Joshua Harmon steers his play to the middle ground where his two lead characters – representing polar opposites, cultural versus religious Judaism – ultimately exhaust one another, and us.
Bad Jews, by Joshua Harmon. Directed by Rebecca Bradshaw. Presented by SpeakEasy Stage Company, Calderwood Pavillion, Boston Center for the Arts, 527 Tremont Street, Boston, through November 29.
By Robert Israel
You are not likely to leave Bad Jews, an uneven, mish-mash of a one-act play, with much clarity regarding just who is a “bad Jew” or who is a “good Jew.” While playwright Joshua Harmon has a keen ear for dialog and is adept at creating a raucous mood of dissonance and discord, he avoids taking sides, thus his fireworks are not all that illuminating. Instead, he steers his play to the middle ground where his two lead characters – representing polar opposites, cultural versus religious Judaism – ultimately exhaust one another, and us, with assaults of unbridled cruelty. At final curtain, we’re spent and none the wiser.
Set in a cramped studio apartment in New York City’s Upper West Side, we meet Jonah (Alex Marz), sprawled on the floor playing a video game, stripped down to his skivvies, white shirt, and black tie. Enter his cousin, Daphna (Alison McCartan), disheveled and loquacious. The subsequent banter – she does most of the talking – sets the plot in motion. The two cousins are gathered together to pay final respects to their beloved grandfather, Poppy, a Holocaust survivor who served as the emotional glue holding their families together. They are twenty-something American Jews, ensconced in their studies at universities but, given the occasion, now invited to face the specter of mortality. Also expected to join the pair, camping out in the apartment like youngsters at a slumber party, are two others: Liam (Victor Shopov) Jonah’s intellectual brother, and his non-Jewish girlfriend, Melody (Gillian Mariner Gordon). Liam and Melody have missed the funeral, but arrive in time for the shiva, or period of mourning.
What follows resembles the goings-on in God of Carnage, Yasmina Reza’s play, where seemingly civilized adults start off polite and then go at it until they are left scarred and shattered. In Bad Jews, however, Judaism is the unruly beast in the jungle of civilization. Faith is represented via a golden trinket, a “chai” (Hebrew for “life”) left behind after Poppy’s death. Liam has claimed it and it is in his possession. Daphna wants it. Each has their reasons for valuing the token. The back story: Poppy hid the “chai” under his tongue while in captivity in the Nazi camp. He presented it to his bride, the cousins’ grandmother, instead of a ring, during his marriage ceremony. Liam wants to do the same thing with Melody. Daphna will have none of it.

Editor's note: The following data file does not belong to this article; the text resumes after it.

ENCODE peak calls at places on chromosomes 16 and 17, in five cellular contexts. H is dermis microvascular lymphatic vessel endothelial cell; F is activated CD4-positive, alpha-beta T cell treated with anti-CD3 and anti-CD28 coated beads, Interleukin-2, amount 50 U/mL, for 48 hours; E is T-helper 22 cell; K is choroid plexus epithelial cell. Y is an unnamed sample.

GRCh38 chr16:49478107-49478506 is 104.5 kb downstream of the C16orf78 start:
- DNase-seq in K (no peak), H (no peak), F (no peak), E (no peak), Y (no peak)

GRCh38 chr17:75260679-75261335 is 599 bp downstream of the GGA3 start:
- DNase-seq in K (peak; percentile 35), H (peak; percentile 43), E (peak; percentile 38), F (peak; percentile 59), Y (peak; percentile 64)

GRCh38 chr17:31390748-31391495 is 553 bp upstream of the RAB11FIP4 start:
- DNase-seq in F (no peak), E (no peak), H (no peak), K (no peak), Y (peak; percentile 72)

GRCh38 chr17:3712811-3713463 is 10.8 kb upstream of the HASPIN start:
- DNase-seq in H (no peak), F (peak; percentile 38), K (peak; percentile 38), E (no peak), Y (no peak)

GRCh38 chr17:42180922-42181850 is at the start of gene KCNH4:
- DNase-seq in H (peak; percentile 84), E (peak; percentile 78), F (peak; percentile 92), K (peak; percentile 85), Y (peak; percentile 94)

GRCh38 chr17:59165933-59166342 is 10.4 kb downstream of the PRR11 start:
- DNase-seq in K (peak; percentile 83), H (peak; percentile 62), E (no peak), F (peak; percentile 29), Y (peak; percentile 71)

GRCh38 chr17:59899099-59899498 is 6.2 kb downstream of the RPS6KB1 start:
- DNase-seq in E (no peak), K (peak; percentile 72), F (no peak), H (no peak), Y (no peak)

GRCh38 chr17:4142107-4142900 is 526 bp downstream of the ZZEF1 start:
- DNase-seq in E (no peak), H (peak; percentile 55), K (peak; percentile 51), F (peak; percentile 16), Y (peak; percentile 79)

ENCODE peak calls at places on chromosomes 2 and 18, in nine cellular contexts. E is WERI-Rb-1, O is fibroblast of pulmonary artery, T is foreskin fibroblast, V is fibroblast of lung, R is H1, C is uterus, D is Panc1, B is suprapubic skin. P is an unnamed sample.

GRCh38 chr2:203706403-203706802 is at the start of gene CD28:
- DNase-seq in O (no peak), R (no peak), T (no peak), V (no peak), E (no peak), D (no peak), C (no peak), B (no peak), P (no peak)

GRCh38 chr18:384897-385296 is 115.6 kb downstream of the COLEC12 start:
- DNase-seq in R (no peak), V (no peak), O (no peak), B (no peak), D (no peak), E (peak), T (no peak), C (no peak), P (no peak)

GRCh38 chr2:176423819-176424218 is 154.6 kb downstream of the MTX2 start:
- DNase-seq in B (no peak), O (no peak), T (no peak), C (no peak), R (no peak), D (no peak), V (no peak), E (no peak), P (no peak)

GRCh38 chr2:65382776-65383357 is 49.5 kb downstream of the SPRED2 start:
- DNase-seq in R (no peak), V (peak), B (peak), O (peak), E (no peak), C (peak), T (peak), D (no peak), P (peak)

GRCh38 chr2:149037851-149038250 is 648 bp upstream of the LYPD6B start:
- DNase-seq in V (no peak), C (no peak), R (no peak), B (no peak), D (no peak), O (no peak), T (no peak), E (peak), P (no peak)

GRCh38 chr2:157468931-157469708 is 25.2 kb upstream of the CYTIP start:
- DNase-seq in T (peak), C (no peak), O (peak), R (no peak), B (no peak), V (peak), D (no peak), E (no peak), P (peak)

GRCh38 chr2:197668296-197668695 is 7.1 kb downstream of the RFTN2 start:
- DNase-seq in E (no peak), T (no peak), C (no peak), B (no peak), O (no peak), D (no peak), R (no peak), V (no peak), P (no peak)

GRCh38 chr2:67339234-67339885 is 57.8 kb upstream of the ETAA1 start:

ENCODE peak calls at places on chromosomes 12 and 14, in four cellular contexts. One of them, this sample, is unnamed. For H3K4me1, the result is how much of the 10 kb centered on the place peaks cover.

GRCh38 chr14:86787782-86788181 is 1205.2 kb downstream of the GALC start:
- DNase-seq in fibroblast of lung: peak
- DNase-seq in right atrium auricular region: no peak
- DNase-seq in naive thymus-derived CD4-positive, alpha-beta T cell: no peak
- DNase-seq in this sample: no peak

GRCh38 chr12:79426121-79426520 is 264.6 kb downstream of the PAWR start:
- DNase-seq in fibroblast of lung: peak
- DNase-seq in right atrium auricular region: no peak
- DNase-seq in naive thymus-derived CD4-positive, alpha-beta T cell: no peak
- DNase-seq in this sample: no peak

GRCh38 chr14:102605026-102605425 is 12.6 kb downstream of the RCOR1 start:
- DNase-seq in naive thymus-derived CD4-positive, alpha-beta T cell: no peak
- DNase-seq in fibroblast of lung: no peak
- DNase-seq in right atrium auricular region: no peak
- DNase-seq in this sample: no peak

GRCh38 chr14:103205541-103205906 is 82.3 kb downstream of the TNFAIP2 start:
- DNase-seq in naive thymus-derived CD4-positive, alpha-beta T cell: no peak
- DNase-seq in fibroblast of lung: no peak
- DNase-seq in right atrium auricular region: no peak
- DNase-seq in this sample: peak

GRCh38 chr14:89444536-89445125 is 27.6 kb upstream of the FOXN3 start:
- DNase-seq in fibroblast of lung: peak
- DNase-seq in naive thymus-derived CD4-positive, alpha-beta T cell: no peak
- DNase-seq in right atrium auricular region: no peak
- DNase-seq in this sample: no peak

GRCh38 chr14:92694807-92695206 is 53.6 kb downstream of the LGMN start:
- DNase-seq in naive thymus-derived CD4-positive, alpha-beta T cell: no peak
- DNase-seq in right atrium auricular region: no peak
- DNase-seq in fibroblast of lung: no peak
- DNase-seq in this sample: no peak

The cast, like the play itself, is uneven. As Jonah, Marz plays his character as if he had been left traumatized after being swallowed by the Biblical whale. Even when given the chance to speak, Marz is ineffectual. There is no familiar chemistry between Jonah and Daphna, little eye contact. In the only scene where Jonah shows affection for his brother Liam, you are left wondering if they are related at all. During most of his scenes, Marz sits off to stage left, as wooden as a bookcase. As Daphna, Alison McCartan tries but fails to convey a strong impression of an impassioned Jewish identity. She is supposed to be a “baal tesuvah” Jew – Hebrew for “born again” — who is moving to Israel after graduation from Vassar later that spring. Then she will hook up with an Israeli man she intends to marry. But we aren’t convinced. Like much in this play, it’s all a set up for polemics.
The bravura performance in Bad Jews is supplied by Victor Shopov as Liam. He commands the stage and makes the most of a memorably riveting meltdown. He is a furnace ready to explode: his face reddening from the lobes of his ears to the top of his head. Shopov is matched by Gillian Mariner Gordon, who supplies a few cool breezes while the lava spews out of the domestic/religious volcano.
What Bad Jews lacks is a sense of Judaism that is summed up in the word, “Yiddishkeit,” which translates as “Jewish way of life.” Jews have been debating for centuries – and the play references this squabbling – about which path to take toward righteousness. This is far from a new argument. But why it remains compelling is that men and women, young and old, who engage in this discourse feel something about their faith, and need to find new ways to articulate that emotional dedication amid changing times and cultures. Bad Jews pumps out lots and lots of hot air about the quandaries of modern Judaism, and some it is explosive. But most of it is vapid, an academic exercise rather than a cri de coeur.
Robert Israel writes about theater, travel and the arts, and is a member of Independent Reviewers of New England (IRNE). He can be reached at email@example.com